Once you’ve completed the primary extraction of your biomass, you will enter post processing. One of the key pieces of equipment in butane post processing will be a vacuum oven, which also requires a pump. Why do we even need a vacuum oven? The crude oil you extracted still retains a small amount of solvent and you want to purge that solvent out of your product. By pulling a vacuum on the oven and reducing the atmosphere, you are reducing the temperature point at which compounds boil, in our case the boiling point of residual solvent in your crude oil.
If you have ever boiled water on a stove at different altitudes, you have basically seen the same science in action. The higher the altitude, i.e. lower the atmosphere, the lower the boiling point of water.
There are a lot of really good pumps on the market that can accomplish this job.
We recommend that no matter what finished good you are producing, you use a vacuum oven for the final purge of solvent from the oil. The vacuum oven also assists in creating the consistency of your finished products. Ovens come in a wide range of sizes and from several manufacturers, you should choose an oven depending on your production capacity.
C1D1 Extraction Room
In order to safely use butane extraction equipment and comply with your local building and fire safety codes, you are going to need a C1D1 compliant environment in which to perform primary hydrocarbon extraction. You have several C1D1 extraction lab solutions to choose from:
- Walk-in fume hoods
- Pre-fab extraction rooms/booths
- Outdoor extraction pods
- Custom designed and built extraction room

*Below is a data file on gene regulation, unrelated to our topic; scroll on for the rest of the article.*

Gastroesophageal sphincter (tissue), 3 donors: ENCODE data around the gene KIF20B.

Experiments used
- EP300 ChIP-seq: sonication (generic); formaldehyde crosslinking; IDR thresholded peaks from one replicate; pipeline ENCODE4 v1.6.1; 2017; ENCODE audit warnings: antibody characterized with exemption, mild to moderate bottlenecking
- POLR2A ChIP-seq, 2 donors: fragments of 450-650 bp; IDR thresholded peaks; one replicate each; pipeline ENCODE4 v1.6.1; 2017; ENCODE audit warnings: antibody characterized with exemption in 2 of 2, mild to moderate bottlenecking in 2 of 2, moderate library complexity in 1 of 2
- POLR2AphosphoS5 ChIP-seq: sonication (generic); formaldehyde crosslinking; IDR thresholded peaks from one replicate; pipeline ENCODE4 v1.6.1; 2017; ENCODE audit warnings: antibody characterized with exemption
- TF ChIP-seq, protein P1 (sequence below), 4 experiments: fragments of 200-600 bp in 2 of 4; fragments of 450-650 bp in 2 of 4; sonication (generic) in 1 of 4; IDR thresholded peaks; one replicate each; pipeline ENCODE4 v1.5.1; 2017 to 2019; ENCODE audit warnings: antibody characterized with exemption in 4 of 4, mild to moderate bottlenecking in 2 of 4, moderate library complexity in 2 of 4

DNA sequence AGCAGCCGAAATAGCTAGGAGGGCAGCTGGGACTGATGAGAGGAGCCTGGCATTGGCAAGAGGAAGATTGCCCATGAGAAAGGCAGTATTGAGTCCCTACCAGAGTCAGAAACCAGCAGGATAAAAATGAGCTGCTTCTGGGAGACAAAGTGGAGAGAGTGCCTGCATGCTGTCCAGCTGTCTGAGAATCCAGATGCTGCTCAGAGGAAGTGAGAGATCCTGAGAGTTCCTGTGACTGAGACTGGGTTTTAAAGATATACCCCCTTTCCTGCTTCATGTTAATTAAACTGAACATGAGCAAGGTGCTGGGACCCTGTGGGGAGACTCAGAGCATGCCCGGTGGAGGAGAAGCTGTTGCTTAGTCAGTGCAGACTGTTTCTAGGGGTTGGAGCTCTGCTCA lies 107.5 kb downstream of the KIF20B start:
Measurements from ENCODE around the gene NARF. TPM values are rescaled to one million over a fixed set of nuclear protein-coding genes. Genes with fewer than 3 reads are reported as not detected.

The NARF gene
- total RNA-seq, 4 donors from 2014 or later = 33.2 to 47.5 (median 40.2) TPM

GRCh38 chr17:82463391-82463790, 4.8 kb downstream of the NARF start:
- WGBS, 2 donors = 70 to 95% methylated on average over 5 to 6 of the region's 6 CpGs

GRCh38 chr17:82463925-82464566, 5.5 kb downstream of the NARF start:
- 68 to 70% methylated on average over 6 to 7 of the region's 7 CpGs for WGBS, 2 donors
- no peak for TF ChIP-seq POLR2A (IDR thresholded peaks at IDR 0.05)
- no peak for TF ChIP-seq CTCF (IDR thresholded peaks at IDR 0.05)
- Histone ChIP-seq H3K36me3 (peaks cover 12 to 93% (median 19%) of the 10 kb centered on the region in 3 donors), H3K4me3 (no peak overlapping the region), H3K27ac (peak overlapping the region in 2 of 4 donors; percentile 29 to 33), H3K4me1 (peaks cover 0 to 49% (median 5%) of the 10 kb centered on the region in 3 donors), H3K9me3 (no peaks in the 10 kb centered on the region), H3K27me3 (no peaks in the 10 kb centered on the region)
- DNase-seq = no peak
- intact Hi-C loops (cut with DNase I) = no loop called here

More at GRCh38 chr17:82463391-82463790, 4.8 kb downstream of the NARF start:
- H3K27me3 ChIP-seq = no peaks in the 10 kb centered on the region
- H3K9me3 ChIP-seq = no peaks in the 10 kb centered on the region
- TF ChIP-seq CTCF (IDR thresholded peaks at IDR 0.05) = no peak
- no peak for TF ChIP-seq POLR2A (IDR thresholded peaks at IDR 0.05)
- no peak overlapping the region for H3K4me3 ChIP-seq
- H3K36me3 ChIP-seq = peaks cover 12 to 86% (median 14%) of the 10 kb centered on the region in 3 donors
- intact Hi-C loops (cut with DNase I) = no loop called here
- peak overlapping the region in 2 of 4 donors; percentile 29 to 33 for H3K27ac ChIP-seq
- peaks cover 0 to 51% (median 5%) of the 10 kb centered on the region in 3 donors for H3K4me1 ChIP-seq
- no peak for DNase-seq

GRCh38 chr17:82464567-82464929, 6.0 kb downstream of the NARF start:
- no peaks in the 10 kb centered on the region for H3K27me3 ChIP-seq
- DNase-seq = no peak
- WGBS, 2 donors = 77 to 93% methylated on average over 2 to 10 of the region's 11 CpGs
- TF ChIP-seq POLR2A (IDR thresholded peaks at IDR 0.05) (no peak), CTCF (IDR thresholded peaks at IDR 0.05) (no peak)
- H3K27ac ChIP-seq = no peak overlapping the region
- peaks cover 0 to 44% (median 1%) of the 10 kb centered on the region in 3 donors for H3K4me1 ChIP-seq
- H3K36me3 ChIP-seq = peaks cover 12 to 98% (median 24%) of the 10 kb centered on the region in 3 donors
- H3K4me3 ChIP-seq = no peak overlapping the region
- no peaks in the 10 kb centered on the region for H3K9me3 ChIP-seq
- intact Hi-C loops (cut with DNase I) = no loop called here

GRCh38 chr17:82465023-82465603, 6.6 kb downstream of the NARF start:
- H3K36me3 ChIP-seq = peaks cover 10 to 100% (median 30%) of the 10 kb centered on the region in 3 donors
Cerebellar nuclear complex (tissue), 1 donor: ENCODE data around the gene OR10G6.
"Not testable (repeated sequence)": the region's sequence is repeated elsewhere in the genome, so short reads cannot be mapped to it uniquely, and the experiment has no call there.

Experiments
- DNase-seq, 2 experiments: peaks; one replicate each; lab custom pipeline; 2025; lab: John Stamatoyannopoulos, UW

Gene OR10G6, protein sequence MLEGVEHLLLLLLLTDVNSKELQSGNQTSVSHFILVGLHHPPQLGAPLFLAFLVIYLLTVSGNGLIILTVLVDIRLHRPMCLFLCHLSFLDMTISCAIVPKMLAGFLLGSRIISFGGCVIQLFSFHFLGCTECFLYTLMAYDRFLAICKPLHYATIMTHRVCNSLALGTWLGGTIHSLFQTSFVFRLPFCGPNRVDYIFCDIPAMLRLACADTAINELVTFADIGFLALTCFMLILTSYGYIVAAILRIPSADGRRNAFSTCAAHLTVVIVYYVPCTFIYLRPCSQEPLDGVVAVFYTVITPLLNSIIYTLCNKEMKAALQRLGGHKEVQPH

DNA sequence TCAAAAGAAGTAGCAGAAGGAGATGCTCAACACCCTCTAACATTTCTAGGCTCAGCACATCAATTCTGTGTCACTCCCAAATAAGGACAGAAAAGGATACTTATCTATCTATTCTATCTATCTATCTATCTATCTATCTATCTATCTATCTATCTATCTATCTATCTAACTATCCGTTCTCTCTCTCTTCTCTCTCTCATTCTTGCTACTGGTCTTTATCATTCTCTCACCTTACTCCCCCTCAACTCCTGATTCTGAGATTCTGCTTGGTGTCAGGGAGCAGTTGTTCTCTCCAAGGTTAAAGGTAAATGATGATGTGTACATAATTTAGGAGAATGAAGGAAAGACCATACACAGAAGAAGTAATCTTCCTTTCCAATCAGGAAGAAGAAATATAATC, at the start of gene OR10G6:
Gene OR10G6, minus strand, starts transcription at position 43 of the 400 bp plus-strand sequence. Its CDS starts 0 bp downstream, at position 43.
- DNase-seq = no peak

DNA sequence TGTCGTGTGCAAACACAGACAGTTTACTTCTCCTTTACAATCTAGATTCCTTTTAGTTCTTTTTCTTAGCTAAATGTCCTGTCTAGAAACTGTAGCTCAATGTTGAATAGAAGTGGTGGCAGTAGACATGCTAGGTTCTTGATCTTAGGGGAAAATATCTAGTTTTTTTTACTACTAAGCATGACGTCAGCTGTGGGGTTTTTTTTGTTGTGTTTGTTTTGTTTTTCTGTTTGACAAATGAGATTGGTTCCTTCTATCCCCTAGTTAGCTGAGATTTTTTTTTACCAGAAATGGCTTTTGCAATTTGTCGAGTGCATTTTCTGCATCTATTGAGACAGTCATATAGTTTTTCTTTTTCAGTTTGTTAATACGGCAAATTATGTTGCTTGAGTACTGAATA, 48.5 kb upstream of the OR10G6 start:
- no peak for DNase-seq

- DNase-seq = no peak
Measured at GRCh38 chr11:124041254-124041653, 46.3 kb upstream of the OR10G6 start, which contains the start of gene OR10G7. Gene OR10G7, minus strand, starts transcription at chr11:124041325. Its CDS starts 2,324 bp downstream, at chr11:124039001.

If you have a facility, the safest, quickest and most economical choice we would recommend is a pre-fab C1D1 extraction room, also commonly known as an extraction booth. These are easy to assemble, typically done in a day, and should be compliant with all of your local codes and regulations surrounding butane extraction. Choosing a decent sized room also offers you the flexibility of being able to swap out for larger equipment, or add additional systems, in the future should you scale. An outdoor extraction pod is also a great option if you are still building out your main facility or want to expand beyond your current physical footprint.
Look for a manufacturer that can provide on-site installation and comprehensive training to your team. You don’t want to be left wondering and guessing how to operate your extraction equipment when it’s time to start. You should also make sure your supplier can provide manuals, troubleshooting guides and continued access to technicians and support should you have a question or issue after the training is complete.
Any extraction business is going to go through A LOT of consumables, like material gaskets, nuts, bolts, fittings, and hoses. It is not uncommon for some of these items to be purchased every 4-8 weeks. That’s as much as 10-12 times a year! Make sure your supplier has those items in stock regularly so you don’t find your production line down waiting for parts.
Our advice to customers is to also make sure the supplier can grow with you. Do they make larger systems? Different systems? Can they consult and provide you with other ancillary equipment, like ovens, chillers, heaters, solvent evaporators or distillation – or do you have to source those elsewhere?
Your ultimate goal is going to be to grow, and that means expanding the variety and capacity of concentrates you produce. You will inevitably need more, or different, equipment. Having a partner that is a systems integration expert, rather than just an equipment supplier, provides you with advice on the best choices for the right now and the future.
Buy Everything in One Place!
Precision Extraction is an end-to-end solutions provider, with the equipment and knowledge you need to outfit your lab. In addition to simplifying the shopping process, our reps and technicians can design a solution to help you meet your operational goals. Schedule your free consultation today!